In 2016, I was invited as an Eisenhower Fellow to the 2016 Colloquium on Competency-Based Learning and Assessment (CBLA) in New Zealand. This Colloquium explored competency-based learning and assessment systems and their impact on equity. Attendees built consensus and exchanged ideas on global education systems transformation and educational innovation for equity.
In part one of this series, I highlighted New Zealand’s educational research underpinnings, their move toward equity, how their cultural roots play a role and how a standards-based system is probably best suited to assessment for learning in real time.
Here are other takeaways from various leading New Zealand experts and thought leaders in CBLA and teacher judgment.
(K)new Approaches to Teaching and Learning
- Mastery is levels of competency demonstrated over time.
- Teaching and learning focus:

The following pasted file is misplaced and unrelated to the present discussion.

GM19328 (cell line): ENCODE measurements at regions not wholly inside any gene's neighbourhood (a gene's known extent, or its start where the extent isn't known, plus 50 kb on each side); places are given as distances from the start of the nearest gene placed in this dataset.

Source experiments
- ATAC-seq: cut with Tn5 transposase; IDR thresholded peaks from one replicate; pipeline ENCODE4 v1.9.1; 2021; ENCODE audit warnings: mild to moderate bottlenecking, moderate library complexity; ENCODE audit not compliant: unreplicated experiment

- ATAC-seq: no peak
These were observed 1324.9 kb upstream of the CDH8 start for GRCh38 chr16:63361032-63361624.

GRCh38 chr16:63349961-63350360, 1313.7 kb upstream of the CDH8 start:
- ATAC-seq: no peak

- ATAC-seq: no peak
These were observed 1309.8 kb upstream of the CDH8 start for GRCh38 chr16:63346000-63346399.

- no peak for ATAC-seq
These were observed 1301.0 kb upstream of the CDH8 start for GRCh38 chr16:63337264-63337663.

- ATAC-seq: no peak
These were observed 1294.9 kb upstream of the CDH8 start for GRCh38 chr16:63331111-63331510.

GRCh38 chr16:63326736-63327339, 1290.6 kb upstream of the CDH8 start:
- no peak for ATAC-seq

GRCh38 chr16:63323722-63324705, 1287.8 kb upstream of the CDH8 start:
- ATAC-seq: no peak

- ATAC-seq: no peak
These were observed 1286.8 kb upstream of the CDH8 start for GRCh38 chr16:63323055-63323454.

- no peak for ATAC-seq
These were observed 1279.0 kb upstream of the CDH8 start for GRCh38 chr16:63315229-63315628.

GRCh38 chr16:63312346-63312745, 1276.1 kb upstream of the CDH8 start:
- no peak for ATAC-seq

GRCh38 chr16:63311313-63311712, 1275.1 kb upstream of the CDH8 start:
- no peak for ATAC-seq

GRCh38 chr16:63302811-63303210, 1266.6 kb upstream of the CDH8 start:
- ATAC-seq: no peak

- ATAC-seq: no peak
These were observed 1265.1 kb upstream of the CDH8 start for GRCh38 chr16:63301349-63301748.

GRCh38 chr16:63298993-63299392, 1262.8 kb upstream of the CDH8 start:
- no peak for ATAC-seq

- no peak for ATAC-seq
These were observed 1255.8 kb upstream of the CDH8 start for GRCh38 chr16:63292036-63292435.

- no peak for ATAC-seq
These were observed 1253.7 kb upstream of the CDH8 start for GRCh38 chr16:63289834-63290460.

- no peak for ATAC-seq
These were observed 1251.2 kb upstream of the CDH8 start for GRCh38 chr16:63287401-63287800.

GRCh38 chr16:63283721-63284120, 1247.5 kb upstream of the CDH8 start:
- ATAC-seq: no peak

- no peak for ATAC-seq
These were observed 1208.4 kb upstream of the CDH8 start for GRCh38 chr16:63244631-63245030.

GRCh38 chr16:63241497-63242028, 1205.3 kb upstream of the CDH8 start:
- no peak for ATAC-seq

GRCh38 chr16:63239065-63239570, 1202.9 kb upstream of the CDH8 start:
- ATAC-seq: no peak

- Whanaungatanga (attaining and maintaining relationships) as a concept is a customary Māori practice enabling kin to strengthen relationships and ties between one another and entrench responsibilities as whānau (family). This is about building relationships for teaching and learning.
- Ako – learner agency in teaching and learning practices;
- Aro – reflective practices (including assessment, reflection and review).
- Recognizing cultural differences in approaches to philosophy and backgrounds is important.
- Activities for reflection include formative assessment and capturing evidence in an authentic way.
- When we think about setting standards, we think about this is in a Māori.
- Progressions and proficiency have evidence and judgment statements with the standards-setting bodies related to qualifications.